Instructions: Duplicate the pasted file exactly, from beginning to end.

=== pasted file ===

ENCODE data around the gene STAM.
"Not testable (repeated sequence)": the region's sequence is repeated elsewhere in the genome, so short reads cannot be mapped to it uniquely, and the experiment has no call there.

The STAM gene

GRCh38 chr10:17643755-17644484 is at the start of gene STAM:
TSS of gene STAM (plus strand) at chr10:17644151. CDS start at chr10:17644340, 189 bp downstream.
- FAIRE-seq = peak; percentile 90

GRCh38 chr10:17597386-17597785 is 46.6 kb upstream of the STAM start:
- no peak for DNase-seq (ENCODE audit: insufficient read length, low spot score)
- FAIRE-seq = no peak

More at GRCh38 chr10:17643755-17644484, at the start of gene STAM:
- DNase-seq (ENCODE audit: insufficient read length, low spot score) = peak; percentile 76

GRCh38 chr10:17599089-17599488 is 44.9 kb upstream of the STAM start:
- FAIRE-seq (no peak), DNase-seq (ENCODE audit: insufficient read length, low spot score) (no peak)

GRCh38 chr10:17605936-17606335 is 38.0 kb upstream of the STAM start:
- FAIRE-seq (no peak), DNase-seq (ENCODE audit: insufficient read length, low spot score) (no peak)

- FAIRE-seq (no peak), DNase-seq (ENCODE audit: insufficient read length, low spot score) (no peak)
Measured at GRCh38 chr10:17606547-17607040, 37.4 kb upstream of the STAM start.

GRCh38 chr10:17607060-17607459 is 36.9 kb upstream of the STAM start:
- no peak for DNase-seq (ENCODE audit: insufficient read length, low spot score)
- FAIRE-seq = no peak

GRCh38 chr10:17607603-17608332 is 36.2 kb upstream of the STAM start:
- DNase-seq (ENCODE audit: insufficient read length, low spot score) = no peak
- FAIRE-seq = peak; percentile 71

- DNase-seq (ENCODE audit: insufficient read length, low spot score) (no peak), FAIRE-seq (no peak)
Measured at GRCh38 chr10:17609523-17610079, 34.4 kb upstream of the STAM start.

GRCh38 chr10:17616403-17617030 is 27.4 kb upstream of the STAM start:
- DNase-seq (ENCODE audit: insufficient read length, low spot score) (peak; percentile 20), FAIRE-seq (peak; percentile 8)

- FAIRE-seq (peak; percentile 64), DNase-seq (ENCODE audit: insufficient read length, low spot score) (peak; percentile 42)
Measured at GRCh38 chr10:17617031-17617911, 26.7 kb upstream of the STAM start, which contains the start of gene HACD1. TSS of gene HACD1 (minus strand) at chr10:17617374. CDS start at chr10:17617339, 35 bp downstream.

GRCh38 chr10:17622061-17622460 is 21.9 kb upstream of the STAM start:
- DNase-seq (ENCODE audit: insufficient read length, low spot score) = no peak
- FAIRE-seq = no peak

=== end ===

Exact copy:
ENCODE data around the gene STAM.
"Not testable (repeated sequence)": the region's sequence is repeated elsewhere in the genome, so short reads cannot be mapped to it uniquely, and the experiment has no call there.

The STAM gene

GRCh38 chr10:17643755-17644484 is at the start of gene STAM:
TSS of gene STAM (plus strand) at chr10:17644151. CDS start at chr10:17644340, 189 bp downstream.
- FAIRE-seq = peak; percentile 90

GRCh38 chr10:17597386-17597785 is 46.6 kb upstream of the STAM start:
- no peak for DNase-seq (ENCODE audit: insufficient read length, low spot score)
- FAIRE-seq = no peak

More at GRCh38 chr10:17643755-17644484, at the start of gene STAM:
- DNase-seq (ENCODE audit: insufficient read length, low spot score) = peak; percentile 76

GRCh38 chr10:17599089-17599488 is 44.9 kb upstream of the STAM start:
- FAIRE-seq (no peak), DNase-seq (ENCODE audit: insufficient read length, low spot score) (no peak)

GRCh38 chr10:17605936-17606335 is 38.0 kb upstream of the STAM start:
- FAIRE-seq (no peak), DNase-seq (ENCODE audit: insufficient read length, low spot score) (no peak)

- FAIRE-seq (no peak), DNase-seq (ENCODE audit: insufficient read length, low spot score) (no peak)
Measured at GRCh38 chr10:17606547-17607040, 37.4 kb upstream of the STAM start.

GRCh38 chr10:17607060-17607459 is 36.9 kb upstream of the STAM start:
- no peak for DNase-seq (ENCODE audit: insufficient read length, low spot score)
- FAIRE-seq = no peak

GRCh38 chr10:17607603-17608332 is 36.2 kb upstream of the STAM start:
- DNase-seq (ENCODE audit: insufficient read length, low spot score) = no peak
- FAIRE-seq = peak; percentile 71

- DNase-seq (ENCODE audit: insufficient read length, low spot score) (no peak), FAIRE-seq (no peak)
Measured at GRCh38 chr10:17609523-17610079, 34.4 kb upstream of the STAM start.

GRCh38 chr10:17616403-17617030 is 27.4 kb upstream of the STAM start:
- DNase-seq (ENCODE audit: insufficient read length, low spot score) (peak; percentile 20), FAIRE-seq (peak; percentile 8)

- FAIRE-seq (peak; percentile 64), DNase-seq (ENCODE audit: insufficient read length, low spot score) (peak; percentile 42)
Measured at GRCh38 chr10:17617031-17617911, 26.7 kb upstream of the STAM start, which contains the start of gene HACD1. TSS of gene HACD1 (minus strand) at chr10:17617374. CDS start at chr10:17617339, 35 bp downstream.

GRCh38 chr10:17622061-17622460 is 21.9 kb upstream of the STAM start:
- DNase-seq (ENCODE audit: insufficient read length, low spot score) = no peak
- FAIRE-seq = no peak